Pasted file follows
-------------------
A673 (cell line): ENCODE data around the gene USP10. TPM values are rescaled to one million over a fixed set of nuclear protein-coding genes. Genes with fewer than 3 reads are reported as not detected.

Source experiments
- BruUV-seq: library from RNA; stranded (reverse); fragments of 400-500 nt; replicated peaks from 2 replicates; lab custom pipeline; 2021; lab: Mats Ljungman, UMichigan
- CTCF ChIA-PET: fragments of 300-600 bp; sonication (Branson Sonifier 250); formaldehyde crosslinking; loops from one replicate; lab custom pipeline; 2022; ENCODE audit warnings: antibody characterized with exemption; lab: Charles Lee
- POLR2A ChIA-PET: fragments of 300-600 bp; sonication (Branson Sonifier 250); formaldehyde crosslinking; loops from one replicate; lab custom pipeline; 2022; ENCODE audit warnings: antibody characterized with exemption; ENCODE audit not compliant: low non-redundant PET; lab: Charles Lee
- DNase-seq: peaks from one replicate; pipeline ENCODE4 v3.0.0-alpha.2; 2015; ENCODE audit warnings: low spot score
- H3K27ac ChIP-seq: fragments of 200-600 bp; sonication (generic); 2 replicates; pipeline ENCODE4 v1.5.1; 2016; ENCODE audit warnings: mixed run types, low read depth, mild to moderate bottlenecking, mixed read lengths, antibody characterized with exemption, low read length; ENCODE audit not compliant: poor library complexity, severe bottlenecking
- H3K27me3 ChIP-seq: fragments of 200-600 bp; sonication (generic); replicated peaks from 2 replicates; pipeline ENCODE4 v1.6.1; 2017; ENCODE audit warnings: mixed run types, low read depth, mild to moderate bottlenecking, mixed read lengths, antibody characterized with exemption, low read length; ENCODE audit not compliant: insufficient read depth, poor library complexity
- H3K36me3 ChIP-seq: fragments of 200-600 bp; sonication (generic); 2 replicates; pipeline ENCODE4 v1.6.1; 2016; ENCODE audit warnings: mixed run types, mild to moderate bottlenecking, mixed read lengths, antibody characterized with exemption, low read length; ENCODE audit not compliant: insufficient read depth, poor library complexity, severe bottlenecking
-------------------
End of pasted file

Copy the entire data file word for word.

A673 (cell line): ENCODE data around the gene USP10. TPM values are rescaled to one million over a fixed set of nuclear protein-coding genes. Genes with fewer than 3 reads are reported as not detected.

Source experiments
- BruUV-seq: library from RNA; stranded (reverse); fragments of 400-500 nt; replicated peaks from 2 replicates; lab custom pipeline; 2021; lab: Mats Ljungman, UMichigan
- CTCF ChIA-PET: fragments of 300-600 bp; sonication (Branson Sonifier 250); formaldehyde crosslinking; loops from one replicate; lab custom pipeline; 2022; ENCODE audit warnings: antibody characterized with exemption; lab: Charles Lee
- POLR2A ChIA-PET: fragments of 300-600 bp; sonication (Branson Sonifier 250); formaldehyde crosslinking; loops from one replicate; lab custom pipeline; 2022; ENCODE audit warnings: antibody characterized with exemption; ENCODE audit not compliant: low non-redundant PET; lab: Charles Lee
- DNase-seq: peaks from one replicate; pipeline ENCODE4 v3.0.0-alpha.2; 2015; ENCODE audit warnings: low spot score
- H3K27ac ChIP-seq: fragments of 200-600 bp; sonication (generic); 2 replicates; pipeline ENCODE4 v1.5.1; 2016; ENCODE audit warnings: mixed run types, low read depth, mild to moderate bottlenecking, mixed read lengths, antibody characterized with exemption, low read length; ENCODE audit not compliant: poor library complexity, severe bottlenecking
- H3K27me3 ChIP-seq: fragments of 200-600 bp; sonication (generic); replicated peaks from 2 replicates; pipeline ENCODE4 v1.6.1; 2017; ENCODE audit warnings: mixed run types, low read depth, mild to moderate bottlenecking, mixed read lengths, antibody characterized with exemption, low read length; ENCODE audit not compliant: insufficient read depth, poor library complexity
- H3K36me3 ChIP-seq: fragments of 200-600 bp; sonication (generic); 2 replicates; pipeline ENCODE4 v1.6.1; 2016; ENCODE audit warnings: mixed run types, mild to moderate bottlenecking, mixed read lengths, antibody characterized with exemption, low read length; ENCODE audit not compliant: insufficient read depth, poor library complexity, severe bottlenecking